Ladies' writing desks offer an elegant reminder of not too distant times when the work of servants left the lady of the house with ample time for correspondence


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Chatelaine's Antiques and Appraisals Magazine > Furniture > Expert Tip: Writing Desks

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Writing Desks


 Ladies' writing desks offer an elegant reminder of not too distant times when the work of servants left the lady of the house with ample time for correspondence

George IV flat top desk, ca. 1825-1840
George IV flat top desk,
ca. 1825-1840

 A middle-class Edwardian woman would spend part of her day writing letters and doing accounts.

 A household was like a small business, with employees and tradesmen to deal with, and this business was often run from a custom-built desk.

 Small, elegant writing desks have been made for women since the late 17th century.  One 19th-century favourite was the Carlton House desk, named for the Prince Regent's London home.

 It had a large writing surface with long drawers at each side of the top and shallow drawers or cupboards at the back.

Roll-top Computer Desk
from Marshall Fields
Click to buy

 The roll top was invented by the French ebeniste Jean-Francois Oeben in about 1760 and has remained popular ever since. Currently, roll top desks are very marketable as they remain a useful piece in any household.

 An equally practical alternative was the davenport desk, first made in the 1790s for an army captain of the same name.

 It has drawers to one side and dummy fronts to the other, and there is usually a rising section at the back containing further drawers and pigeonholes.

 Roll-tops and cylinder desks also first appeared in the 19th century, as did variations on the French bureau plat, or flat-topped desk.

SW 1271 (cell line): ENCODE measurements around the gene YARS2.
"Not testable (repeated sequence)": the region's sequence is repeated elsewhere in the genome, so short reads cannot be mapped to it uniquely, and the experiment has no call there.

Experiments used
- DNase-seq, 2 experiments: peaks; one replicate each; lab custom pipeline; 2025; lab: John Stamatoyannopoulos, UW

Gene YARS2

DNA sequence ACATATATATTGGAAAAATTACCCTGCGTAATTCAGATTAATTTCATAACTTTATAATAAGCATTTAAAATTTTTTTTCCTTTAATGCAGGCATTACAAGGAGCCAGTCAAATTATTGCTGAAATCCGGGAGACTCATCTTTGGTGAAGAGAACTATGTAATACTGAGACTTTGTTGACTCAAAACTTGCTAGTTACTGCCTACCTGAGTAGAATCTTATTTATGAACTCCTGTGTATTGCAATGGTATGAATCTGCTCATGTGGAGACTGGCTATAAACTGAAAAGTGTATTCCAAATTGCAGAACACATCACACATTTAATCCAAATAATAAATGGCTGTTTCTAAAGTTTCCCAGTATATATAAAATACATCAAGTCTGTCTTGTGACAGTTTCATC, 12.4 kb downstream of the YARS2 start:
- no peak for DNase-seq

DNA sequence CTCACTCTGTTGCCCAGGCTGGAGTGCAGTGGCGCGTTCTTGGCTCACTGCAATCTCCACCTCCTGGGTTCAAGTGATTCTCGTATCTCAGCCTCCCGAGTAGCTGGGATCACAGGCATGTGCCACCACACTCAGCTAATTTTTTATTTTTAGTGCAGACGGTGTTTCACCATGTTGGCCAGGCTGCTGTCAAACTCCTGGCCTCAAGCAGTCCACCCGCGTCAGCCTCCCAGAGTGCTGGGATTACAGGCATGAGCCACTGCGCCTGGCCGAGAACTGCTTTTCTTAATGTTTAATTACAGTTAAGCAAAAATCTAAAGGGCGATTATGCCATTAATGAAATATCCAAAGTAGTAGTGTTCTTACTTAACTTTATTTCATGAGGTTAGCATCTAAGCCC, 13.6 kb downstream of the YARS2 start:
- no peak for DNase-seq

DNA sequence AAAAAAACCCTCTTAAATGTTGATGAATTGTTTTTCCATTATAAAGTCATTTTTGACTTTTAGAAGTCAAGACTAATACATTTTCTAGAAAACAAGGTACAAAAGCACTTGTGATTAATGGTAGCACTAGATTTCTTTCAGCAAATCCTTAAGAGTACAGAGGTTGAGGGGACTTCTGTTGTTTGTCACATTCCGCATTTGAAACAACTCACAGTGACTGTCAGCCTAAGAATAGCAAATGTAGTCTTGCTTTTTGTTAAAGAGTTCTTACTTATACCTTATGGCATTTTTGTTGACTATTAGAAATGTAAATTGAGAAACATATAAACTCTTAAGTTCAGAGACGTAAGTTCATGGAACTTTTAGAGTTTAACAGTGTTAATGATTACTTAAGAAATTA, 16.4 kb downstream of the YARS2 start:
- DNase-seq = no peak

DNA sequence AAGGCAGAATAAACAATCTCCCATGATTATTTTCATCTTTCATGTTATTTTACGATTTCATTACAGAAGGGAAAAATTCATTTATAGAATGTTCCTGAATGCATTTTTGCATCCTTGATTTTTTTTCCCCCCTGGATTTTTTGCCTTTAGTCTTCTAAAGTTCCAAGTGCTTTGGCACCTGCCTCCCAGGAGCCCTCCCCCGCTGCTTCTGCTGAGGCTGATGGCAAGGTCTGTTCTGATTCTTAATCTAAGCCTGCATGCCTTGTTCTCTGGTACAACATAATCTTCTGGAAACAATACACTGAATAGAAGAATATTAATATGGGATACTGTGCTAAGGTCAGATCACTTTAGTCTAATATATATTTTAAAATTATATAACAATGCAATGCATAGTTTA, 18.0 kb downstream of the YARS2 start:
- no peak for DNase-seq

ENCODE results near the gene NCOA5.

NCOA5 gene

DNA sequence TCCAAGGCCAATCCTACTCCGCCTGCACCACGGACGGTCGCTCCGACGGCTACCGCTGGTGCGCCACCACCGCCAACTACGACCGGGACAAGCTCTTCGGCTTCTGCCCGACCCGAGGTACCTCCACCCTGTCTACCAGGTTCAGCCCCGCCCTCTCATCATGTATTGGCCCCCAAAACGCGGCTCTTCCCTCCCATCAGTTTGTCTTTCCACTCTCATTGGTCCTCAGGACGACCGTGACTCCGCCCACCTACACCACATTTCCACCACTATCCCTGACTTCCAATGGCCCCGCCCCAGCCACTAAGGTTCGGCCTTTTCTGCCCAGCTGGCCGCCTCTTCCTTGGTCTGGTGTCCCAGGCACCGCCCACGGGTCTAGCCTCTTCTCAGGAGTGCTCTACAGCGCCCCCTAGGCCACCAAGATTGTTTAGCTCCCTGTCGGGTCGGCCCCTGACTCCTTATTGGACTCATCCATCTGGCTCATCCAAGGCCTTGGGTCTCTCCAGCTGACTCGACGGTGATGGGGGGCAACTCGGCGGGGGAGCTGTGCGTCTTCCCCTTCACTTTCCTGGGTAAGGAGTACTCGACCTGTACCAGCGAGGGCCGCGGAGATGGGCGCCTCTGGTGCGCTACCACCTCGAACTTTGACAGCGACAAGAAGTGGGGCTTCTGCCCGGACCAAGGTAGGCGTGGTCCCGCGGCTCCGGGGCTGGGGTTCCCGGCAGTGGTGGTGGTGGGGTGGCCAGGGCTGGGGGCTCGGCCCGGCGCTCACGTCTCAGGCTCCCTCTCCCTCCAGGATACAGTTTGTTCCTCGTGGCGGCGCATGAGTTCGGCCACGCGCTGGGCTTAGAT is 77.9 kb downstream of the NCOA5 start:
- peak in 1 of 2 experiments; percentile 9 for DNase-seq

An Edwardian favourite was the bonheur du jour, developed in France in the 18th century and eagerly copied by turn-of-the-century British cabinetmakers.

 Essentially, it was a small table, with slender, tapering legs and one or two long, shallow drawers. A pullout writing surface and a bank of drawers and cupboards at the back completed the desk.

 The chores of writing letters to tradesmen and keeping up the household accounts were softened by being carried out in elegant surroundings at a handsome, well appointed desk, while the more pleasant task of writing letters to friends also took place there.

Recommended: HOW TO RECOGNIZE & REFINISH ANTIQUES FOR PLEASURE, 4th Editionby Jacquelyn Peake


 Victorian writing desks and bonheurs du jour lack the delicacy of early pieces, though they were probably mote functional. A feature introduced by the Victorians was a central, pivoting mirror, which also served as a fire screen.

George IV flat top desk, ca. 1825-1840
George IV flat top desk,
ca. 1825-1840

 Edwardian pieces copied Georgian and Regency styles, using more or less the same techniques as the 18th century makers.

 There was a wide variation in quality, but the best ones are excellent examples of the cabinetmaker's craft and can command good prices today.

 It is, however, fairly easy to tell most Edwardian desks from 18th-century originals. The key is in the materials used. Georgian veneers were cut by hand rather than by machine, and so are thicker.

 The basic wood used under the veneer, on what's known as the carcase of the furniture, isn't as good in later furniture. The Edwardian cabinetmakers tended to use cheap hardwoods, such as poor quality African mahogany.

 Hinges and screws on later pieces are invariably machine-made, while much of the carving was also done by machine and is correspondingly much shallower and more regular than that on earlier desks.

 When buying a desk to use, rather than look at, make sure that it is comfortable to sit at. Older desks are sometimes a little low for modern chairs.

 Always check the leather on writing surfaces for signs of wear. Sometimes it needs replacing, so look into the cost before you buy.

 The main thing to look out for in a roll-top desk is that the top rolls properly with a smooth action and no jarring. Sticking tops can be repaired though if a cylinder top has warped it will have to be replaced - but this will be costly and should reduce the price of a piece.

 Check too, that any drawers slide smoothly and evenly. It is unusual to find an old desk complete with its original key, but one can be cut by a locksmith; it is better to do this than replace the lock.

 Finally, remember that a certain amount of use adds character to a piece of furniture like a desk that should be well used, but any serious scrapes or knocks, ink stains, forced locks, inexpert repairs or replacements of parts, lifted or missing veneers, or loose joints should be reflected in a lower price.

 Desk drawers were generally decorated with inlays of exotic woods. Sometimes this took the form of simple bands of a contrasting colour, and sometimes more ornate scrolling marquetry was used.





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